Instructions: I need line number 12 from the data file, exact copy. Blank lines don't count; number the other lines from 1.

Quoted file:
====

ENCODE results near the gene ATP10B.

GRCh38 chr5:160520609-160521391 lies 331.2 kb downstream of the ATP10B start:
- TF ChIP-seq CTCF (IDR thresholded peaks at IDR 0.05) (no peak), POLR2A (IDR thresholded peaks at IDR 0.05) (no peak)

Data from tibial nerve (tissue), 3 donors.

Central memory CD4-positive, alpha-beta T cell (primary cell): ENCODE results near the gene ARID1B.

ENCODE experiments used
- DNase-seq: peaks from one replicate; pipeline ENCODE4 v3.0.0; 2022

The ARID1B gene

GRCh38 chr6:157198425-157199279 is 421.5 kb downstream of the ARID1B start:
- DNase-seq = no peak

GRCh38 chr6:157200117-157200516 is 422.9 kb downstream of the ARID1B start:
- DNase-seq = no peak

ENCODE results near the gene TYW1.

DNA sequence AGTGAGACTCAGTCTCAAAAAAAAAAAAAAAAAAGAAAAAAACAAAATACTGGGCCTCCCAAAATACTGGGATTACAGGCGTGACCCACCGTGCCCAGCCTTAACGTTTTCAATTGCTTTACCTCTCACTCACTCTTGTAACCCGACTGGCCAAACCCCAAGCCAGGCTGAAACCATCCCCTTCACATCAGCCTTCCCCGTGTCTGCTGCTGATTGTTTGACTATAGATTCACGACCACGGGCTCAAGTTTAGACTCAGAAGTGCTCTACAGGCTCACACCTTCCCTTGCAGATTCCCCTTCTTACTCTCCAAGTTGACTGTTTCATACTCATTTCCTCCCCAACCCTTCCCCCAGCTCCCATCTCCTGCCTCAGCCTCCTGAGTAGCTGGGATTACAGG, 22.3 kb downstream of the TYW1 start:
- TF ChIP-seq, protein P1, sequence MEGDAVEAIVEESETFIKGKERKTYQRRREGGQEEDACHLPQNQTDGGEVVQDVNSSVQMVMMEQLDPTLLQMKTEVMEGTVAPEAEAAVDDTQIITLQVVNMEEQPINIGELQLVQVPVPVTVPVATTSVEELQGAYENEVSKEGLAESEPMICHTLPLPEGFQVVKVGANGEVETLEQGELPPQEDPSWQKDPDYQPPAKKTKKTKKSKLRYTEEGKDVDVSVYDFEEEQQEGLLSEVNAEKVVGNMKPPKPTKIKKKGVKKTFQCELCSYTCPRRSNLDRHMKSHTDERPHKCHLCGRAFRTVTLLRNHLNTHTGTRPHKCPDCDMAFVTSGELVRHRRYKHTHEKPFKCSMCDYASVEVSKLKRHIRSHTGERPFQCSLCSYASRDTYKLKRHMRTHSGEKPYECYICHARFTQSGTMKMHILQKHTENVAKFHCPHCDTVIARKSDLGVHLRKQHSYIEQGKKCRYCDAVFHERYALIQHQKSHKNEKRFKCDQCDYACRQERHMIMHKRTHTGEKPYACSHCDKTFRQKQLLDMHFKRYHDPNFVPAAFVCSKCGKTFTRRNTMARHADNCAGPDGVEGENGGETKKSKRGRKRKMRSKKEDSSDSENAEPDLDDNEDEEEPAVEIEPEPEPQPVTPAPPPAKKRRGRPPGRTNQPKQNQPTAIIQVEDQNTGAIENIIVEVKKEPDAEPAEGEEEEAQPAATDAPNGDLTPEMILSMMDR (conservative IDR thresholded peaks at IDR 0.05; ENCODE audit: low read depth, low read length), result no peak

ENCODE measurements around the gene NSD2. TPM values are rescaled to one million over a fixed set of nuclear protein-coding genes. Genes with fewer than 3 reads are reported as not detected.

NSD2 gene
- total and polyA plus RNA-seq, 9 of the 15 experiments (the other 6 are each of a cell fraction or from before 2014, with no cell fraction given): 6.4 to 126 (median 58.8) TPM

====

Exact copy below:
- DNase-seq = no peak